A state public power system is needed to implement the clean energy transition at the lowest cost and to ensure a ‘just transition.’
I support public takeover of Pacific Gas & Electric (PG&E), Southern California Edison, San Diego Gas & Electric and other ‘investor owned utilities’ (IOUs). We can best pursue a just transition via public control of the IOUs. This would end the Governor-appointed, monopoly-utility-influenced California Public Utilities Commission’s control of our electricity supply and allow energy planning in the public interest.
A ‘public power’ approach will also greatly increase the funds used to build renewables — because by cutting profit out of the transmission and distribution grids, it will save billions and will also eliminate profit incentives for building new (and unnecessary) high cost transmission projects. Those saved billions can then be used to install renewables and increase efficiency – ultimately re-orienting energy technologies around clean energy and carbon capture in buildings, transit, agriculture, and manufacturing (particularly zero-waste “circular” production).
So let’s envision ‘public power’ in the double entendre sense – ‘green renewable energy power’ for our economy and ‘democracy power’ for the people.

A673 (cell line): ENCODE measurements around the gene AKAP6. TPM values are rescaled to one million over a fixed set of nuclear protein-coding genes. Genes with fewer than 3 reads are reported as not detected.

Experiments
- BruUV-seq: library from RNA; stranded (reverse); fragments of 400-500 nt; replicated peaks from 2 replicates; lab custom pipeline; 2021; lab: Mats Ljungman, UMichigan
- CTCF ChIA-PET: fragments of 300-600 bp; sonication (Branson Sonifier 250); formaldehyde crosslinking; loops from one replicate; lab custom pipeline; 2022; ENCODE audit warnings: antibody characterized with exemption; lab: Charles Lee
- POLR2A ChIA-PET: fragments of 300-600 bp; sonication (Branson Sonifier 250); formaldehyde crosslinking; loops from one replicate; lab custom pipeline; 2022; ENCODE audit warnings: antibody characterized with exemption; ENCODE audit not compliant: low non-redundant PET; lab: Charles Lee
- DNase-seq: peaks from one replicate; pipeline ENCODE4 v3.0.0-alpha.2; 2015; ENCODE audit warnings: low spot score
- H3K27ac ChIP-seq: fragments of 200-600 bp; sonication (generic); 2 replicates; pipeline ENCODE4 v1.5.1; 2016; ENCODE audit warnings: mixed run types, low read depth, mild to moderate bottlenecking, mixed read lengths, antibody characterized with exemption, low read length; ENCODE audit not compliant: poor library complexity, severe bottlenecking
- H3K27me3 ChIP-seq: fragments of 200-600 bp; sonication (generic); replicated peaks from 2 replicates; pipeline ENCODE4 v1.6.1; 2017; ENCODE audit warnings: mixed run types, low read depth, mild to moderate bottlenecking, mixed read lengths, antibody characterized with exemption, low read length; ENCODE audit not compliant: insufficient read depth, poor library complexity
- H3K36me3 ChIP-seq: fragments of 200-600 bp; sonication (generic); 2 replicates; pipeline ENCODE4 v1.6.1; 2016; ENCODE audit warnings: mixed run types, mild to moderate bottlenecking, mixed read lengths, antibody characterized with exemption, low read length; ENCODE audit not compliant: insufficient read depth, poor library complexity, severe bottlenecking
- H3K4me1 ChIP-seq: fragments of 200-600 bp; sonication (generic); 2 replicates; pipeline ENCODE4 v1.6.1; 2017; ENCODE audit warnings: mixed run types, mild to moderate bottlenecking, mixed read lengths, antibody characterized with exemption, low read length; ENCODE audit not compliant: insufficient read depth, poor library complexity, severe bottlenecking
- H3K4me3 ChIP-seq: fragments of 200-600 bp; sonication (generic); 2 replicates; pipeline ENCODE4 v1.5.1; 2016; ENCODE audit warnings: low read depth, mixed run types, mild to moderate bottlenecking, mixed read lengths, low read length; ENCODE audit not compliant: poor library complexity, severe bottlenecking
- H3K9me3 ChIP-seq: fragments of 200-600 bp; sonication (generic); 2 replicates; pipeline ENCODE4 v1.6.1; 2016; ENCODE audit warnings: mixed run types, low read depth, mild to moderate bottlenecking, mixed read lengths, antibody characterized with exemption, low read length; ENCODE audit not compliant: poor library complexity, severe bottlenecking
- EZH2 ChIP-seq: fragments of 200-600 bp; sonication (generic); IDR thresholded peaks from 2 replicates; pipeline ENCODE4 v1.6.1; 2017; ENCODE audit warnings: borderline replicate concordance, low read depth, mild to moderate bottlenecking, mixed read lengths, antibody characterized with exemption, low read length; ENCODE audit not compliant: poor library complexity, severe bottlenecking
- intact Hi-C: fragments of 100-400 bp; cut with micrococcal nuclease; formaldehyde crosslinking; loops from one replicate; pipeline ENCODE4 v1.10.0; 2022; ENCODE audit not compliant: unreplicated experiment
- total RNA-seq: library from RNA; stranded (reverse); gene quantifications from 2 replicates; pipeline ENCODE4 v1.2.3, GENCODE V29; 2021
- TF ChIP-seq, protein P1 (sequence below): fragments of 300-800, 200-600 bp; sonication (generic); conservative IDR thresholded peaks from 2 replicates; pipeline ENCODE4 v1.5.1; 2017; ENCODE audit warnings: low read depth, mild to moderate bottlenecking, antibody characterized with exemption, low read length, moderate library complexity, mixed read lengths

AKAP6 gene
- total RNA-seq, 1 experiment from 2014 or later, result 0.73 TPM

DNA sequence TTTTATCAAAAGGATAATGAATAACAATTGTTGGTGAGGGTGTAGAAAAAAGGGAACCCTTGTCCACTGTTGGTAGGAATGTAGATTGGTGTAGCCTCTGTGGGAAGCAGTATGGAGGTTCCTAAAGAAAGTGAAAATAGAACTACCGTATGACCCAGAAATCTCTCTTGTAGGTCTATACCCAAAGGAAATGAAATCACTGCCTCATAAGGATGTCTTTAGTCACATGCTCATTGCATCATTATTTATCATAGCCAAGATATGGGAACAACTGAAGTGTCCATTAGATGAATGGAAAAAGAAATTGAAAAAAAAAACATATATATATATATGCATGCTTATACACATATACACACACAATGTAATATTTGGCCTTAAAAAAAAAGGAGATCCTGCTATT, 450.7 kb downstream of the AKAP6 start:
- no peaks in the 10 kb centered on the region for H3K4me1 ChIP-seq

As Governor, I would support legislation to
- Federate the existing IOUs with the existing municipal public power systems into a state public power system, democratically controlled from the bottom up through locally elected energy boards, that in turn elect a state Citizens Utility Board.
- Take over *only* the wires (the long range electricity transmission lines and local community distribution wires) from the existing private monopolies PG&E, Southern California Edison, and San Diego Gas & Electric and place the resulting statewide electricity delivery utility under the control of the publicly elected Citizens Utility Board (to end the Governor appointed monopoly utility influenced California Public Utilities Commission’s control of our electricity supply).
- Allow local cities and counties to then decide whether they a) adopt full public power (controlling both local distribution wires and local electricity supply) or b) instead leave the state in control of the local wires and just take charge of their clean electricity generation and purchasing through Community Choice energy programs (see: http://leanenergyus.org/california ).
- All local programs (whether Public Power or Community Choice) must be incentivized by the state (including with funding) to have a strong emphasis on local renewables and jobs that are targeted to *first* benefit BIPOC communities, low income neighborhoods and customers, and frontline communities that are bearing the most severe impacts of the climate crisis.